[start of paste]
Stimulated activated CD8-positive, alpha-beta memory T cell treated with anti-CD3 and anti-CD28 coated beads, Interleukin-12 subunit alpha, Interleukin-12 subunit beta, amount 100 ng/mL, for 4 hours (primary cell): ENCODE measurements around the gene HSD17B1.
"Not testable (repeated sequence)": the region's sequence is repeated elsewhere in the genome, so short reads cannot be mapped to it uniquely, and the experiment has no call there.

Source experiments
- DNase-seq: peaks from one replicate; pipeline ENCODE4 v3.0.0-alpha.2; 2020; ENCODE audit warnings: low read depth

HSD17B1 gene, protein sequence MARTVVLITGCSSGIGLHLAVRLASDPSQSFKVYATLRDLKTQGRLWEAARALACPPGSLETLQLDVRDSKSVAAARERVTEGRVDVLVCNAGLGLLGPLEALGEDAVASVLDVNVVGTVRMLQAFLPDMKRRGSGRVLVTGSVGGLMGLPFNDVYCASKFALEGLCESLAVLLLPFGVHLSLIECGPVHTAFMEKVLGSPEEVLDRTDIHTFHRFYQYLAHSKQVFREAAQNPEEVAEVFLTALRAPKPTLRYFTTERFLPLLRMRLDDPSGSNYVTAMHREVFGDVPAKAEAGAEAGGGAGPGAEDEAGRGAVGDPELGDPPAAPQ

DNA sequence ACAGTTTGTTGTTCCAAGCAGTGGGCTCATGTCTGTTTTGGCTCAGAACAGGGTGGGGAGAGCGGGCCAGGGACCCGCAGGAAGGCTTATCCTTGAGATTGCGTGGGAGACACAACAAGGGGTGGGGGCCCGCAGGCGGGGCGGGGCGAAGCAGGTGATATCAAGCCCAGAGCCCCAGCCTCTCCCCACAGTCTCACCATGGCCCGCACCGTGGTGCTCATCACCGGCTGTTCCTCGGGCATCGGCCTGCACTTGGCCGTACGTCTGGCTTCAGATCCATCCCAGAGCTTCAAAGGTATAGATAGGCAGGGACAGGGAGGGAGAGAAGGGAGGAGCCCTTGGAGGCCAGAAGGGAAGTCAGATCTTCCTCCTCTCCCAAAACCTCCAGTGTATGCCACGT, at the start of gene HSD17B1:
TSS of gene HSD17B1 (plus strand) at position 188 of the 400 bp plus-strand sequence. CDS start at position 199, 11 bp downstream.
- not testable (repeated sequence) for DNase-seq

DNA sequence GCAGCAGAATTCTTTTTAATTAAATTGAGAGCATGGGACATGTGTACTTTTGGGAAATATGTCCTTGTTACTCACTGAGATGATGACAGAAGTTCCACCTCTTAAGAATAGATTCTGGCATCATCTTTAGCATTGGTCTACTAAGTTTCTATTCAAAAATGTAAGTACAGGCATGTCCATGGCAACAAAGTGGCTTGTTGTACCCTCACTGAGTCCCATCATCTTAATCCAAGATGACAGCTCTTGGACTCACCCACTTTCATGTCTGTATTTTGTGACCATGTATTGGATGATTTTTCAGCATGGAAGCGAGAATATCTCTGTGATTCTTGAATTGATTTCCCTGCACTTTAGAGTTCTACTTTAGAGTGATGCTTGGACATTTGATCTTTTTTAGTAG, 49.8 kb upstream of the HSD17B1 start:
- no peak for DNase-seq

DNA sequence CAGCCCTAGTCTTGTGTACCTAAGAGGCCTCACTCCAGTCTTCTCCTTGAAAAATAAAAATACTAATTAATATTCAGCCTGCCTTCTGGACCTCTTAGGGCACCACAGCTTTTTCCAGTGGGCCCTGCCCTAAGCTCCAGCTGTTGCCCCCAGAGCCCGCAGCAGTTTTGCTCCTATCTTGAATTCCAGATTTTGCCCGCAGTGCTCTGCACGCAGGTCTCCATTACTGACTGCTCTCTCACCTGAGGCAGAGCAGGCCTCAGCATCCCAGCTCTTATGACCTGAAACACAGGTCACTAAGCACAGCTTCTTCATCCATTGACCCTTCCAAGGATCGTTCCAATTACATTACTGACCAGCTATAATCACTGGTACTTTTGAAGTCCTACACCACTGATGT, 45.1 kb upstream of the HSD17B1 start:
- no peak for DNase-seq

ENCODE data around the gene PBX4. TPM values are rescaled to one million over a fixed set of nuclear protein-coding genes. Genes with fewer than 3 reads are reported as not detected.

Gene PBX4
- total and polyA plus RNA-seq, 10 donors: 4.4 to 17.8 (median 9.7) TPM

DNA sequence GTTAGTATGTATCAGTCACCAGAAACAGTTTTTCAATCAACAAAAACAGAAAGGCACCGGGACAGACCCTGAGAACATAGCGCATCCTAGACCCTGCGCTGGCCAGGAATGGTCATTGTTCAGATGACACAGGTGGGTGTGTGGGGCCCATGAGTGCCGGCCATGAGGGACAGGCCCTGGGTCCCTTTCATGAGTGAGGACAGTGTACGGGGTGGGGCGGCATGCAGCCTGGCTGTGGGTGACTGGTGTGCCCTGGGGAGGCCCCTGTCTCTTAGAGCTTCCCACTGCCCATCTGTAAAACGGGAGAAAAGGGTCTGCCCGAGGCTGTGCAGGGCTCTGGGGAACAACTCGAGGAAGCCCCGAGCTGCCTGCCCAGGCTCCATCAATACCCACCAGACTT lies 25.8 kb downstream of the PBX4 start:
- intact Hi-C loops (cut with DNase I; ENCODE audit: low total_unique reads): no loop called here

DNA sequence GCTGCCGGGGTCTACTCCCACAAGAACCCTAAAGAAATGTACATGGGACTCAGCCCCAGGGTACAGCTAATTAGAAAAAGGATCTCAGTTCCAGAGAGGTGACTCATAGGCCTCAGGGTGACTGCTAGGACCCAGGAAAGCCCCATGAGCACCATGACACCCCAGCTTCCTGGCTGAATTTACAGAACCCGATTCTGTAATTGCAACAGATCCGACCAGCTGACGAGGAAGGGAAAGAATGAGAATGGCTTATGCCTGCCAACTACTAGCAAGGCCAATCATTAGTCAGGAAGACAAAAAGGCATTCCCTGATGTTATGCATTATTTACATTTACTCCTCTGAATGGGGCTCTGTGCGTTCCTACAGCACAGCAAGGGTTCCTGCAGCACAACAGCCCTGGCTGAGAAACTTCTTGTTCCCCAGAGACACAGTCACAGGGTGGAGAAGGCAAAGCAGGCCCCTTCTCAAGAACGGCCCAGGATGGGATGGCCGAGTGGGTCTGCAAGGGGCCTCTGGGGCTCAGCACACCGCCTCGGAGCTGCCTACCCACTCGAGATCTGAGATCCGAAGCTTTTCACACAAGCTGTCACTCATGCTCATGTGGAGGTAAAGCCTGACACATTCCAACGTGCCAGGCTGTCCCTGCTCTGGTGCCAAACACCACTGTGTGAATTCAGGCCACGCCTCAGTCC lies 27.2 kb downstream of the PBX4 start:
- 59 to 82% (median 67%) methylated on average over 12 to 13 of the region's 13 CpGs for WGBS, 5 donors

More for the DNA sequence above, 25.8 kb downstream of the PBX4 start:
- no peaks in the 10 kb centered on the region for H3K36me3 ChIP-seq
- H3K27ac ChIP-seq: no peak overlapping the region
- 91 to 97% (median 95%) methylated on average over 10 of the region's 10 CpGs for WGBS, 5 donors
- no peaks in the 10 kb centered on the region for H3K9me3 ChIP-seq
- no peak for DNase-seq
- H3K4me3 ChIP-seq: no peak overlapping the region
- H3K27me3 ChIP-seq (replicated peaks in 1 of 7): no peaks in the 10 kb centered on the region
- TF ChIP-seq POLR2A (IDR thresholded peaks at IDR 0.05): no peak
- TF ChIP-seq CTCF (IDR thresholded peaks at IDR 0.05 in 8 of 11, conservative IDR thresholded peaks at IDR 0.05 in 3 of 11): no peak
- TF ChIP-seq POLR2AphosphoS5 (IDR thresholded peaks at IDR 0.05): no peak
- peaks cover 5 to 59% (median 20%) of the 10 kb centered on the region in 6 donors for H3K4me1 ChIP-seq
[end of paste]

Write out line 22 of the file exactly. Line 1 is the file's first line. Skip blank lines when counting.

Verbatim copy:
- H3K27ac ChIP-seq: no peak overlapping the region